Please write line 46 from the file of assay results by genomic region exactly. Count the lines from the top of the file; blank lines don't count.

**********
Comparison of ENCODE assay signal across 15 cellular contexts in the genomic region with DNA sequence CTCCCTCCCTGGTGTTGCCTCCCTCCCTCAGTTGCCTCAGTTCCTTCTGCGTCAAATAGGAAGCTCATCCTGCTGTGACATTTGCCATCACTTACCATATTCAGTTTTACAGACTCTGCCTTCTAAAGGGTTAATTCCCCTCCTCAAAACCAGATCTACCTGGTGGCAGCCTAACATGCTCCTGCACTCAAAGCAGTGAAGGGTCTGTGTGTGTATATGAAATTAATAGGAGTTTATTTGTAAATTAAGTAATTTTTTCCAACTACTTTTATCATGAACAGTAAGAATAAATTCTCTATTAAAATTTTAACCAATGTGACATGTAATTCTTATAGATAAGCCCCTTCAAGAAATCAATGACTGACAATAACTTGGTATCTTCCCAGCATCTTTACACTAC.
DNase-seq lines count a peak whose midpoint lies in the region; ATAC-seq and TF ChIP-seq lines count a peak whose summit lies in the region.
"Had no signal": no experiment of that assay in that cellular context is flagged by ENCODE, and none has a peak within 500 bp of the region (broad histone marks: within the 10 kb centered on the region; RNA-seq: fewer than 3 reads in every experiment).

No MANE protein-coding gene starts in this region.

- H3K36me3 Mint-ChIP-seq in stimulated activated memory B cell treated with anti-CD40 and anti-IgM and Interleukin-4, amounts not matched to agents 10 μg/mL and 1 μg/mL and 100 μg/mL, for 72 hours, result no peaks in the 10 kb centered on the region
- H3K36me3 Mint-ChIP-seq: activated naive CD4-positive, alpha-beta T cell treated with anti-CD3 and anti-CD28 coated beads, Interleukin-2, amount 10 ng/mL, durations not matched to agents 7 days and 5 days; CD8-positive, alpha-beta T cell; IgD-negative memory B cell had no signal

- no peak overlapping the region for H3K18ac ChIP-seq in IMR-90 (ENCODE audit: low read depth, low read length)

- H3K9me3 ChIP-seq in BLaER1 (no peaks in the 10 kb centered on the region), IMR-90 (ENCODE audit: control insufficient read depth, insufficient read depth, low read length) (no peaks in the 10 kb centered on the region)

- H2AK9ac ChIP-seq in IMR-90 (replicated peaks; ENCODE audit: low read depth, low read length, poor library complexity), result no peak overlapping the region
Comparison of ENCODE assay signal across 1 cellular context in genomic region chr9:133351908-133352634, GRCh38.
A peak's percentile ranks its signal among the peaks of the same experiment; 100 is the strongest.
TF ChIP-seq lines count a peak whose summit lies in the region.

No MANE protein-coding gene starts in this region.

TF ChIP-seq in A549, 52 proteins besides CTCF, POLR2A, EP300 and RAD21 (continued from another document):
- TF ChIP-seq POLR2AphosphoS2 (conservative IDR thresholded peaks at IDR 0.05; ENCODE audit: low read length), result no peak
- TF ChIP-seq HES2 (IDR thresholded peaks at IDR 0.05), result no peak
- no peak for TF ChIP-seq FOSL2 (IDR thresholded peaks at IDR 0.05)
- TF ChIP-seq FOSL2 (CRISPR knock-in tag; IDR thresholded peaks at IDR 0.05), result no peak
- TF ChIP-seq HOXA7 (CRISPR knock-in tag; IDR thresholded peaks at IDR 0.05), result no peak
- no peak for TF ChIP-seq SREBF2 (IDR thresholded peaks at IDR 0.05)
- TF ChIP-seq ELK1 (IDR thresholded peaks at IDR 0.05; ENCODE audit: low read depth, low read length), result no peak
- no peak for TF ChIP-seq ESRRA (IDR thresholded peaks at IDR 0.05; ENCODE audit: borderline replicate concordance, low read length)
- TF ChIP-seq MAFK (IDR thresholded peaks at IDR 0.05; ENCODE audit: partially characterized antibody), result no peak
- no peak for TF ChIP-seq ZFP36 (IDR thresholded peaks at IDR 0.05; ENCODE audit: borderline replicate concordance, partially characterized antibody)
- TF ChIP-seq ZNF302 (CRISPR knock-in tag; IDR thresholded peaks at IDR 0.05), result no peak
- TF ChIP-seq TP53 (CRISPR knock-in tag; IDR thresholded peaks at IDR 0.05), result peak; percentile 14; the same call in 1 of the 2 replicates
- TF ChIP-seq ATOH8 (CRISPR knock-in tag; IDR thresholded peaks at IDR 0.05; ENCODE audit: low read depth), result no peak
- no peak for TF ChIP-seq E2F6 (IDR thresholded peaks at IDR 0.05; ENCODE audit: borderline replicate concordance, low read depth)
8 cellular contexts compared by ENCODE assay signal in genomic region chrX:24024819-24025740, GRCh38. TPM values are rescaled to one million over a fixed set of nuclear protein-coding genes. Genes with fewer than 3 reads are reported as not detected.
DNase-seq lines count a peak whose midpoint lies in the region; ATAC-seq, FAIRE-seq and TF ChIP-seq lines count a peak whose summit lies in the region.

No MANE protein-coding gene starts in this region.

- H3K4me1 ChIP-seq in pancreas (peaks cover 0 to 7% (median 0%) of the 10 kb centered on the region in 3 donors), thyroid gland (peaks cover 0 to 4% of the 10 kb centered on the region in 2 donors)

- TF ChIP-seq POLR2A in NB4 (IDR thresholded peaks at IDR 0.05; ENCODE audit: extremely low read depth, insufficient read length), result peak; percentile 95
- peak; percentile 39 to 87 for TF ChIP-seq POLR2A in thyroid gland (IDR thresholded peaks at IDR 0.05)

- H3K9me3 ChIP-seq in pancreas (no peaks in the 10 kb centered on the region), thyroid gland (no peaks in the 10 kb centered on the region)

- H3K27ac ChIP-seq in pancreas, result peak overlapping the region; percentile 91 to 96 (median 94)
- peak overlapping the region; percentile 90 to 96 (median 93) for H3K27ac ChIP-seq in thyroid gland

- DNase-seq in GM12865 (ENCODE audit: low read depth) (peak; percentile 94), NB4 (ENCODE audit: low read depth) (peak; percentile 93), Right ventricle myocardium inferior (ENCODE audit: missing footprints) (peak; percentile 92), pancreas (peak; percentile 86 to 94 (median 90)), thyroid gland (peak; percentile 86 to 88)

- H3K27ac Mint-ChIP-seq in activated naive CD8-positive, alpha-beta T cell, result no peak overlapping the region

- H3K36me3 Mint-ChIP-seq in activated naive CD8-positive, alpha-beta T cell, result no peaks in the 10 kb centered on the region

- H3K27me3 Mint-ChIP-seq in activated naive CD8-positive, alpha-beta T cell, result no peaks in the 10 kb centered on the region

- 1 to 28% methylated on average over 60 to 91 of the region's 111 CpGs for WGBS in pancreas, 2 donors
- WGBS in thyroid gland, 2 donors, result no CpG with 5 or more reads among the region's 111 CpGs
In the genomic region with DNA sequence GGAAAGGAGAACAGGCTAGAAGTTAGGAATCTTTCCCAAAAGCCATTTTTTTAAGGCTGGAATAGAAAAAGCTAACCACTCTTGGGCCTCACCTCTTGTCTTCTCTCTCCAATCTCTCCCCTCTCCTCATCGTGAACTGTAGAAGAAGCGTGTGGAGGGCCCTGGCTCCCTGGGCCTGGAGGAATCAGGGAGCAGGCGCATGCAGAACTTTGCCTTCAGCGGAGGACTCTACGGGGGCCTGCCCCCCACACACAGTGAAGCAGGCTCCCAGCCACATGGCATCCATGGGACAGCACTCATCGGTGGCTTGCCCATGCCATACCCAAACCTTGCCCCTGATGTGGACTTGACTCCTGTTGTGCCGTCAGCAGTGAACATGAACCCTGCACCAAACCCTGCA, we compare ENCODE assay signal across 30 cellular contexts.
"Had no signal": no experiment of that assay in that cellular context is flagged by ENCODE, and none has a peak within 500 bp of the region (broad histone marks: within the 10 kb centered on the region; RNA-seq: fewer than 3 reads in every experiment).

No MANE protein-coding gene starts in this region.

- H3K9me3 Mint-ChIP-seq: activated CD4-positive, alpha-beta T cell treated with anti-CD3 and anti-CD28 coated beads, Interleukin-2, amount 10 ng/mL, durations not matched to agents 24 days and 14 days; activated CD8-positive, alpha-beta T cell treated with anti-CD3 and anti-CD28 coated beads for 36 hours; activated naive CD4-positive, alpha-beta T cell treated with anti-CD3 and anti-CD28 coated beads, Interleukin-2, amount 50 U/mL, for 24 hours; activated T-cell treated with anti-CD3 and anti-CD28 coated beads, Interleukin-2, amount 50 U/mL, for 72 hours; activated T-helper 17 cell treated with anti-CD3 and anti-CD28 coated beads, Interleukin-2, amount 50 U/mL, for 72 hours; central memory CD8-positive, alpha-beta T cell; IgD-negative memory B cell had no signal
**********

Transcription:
No MANE protein-coding gene starts in this region.